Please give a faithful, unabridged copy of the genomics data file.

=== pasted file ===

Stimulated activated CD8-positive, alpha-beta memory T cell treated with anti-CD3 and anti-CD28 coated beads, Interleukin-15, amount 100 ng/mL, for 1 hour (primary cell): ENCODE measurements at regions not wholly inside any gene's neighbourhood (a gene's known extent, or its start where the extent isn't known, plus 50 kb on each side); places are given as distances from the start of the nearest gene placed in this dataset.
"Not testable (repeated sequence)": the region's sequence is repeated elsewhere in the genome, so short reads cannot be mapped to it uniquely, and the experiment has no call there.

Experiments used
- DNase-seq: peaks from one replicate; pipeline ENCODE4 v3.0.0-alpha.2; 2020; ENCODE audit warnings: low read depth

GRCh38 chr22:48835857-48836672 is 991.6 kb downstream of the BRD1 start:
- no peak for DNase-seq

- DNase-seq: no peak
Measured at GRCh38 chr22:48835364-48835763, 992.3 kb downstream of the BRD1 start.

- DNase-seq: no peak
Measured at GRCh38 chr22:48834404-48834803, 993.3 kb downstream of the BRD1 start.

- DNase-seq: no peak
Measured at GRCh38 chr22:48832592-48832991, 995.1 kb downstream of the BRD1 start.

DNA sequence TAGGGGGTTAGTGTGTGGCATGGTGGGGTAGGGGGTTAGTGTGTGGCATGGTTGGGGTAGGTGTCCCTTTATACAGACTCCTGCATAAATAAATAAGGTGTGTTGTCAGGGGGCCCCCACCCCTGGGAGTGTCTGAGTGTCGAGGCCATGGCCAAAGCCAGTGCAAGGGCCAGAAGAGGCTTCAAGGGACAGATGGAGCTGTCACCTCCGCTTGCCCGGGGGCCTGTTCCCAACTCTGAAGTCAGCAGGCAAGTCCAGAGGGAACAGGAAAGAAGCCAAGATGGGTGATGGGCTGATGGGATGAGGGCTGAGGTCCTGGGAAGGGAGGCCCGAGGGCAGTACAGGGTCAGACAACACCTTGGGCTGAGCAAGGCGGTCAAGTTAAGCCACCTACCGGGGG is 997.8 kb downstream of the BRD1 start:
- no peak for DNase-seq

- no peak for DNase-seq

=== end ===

Stimulated activated CD8-positive, alpha-beta memory T cell treated with anti-CD3 and anti-CD28 coated beads, Interleukin-15, amount 100 ng/mL, for 1 hour (primary cell): ENCODE measurements at regions not wholly inside any gene's neighbourhood (a gene's known extent, or its start where the extent isn't known, plus 50 kb on each side); places are given as distances from the start of the nearest gene placed in this dataset.
"Not testable (repeated sequence)": the region's sequence is repeated elsewhere in the genome, so short reads cannot be mapped to it uniquely, and the experiment has no call there.

Experiments used
- DNase-seq: peaks from one replicate; pipeline ENCODE4 v3.0.0-alpha.2; 2020; ENCODE audit warnings: low read depth

GRCh38 chr22:48835857-48836672 is 991.6 kb downstream of the BRD1 start:
- no peak for DNase-seq

- DNase-seq: no peak
Measured at GRCh38 chr22:48835364-48835763, 992.3 kb downstream of the BRD1 start.

- DNase-seq: no peak
Measured at GRCh38 chr22:48834404-48834803, 993.3 kb downstream of the BRD1 start.

- DNase-seq: no peak
Measured at GRCh38 chr22:48832592-48832991, 995.1 kb downstream of the BRD1 start.

DNA sequence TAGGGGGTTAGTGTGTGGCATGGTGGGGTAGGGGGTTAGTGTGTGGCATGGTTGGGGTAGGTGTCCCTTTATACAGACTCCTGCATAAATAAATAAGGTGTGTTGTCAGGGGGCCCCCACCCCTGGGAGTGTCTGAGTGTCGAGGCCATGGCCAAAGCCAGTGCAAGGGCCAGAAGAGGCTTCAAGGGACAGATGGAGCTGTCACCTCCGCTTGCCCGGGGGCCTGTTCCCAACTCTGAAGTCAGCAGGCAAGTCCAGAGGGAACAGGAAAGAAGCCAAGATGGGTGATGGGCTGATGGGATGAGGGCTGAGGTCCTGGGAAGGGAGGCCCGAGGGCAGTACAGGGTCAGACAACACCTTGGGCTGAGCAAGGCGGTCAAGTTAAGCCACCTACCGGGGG is 997.8 kb downstream of the BRD1 start:
- no peak for DNase-seq

- no peak for DNase-seq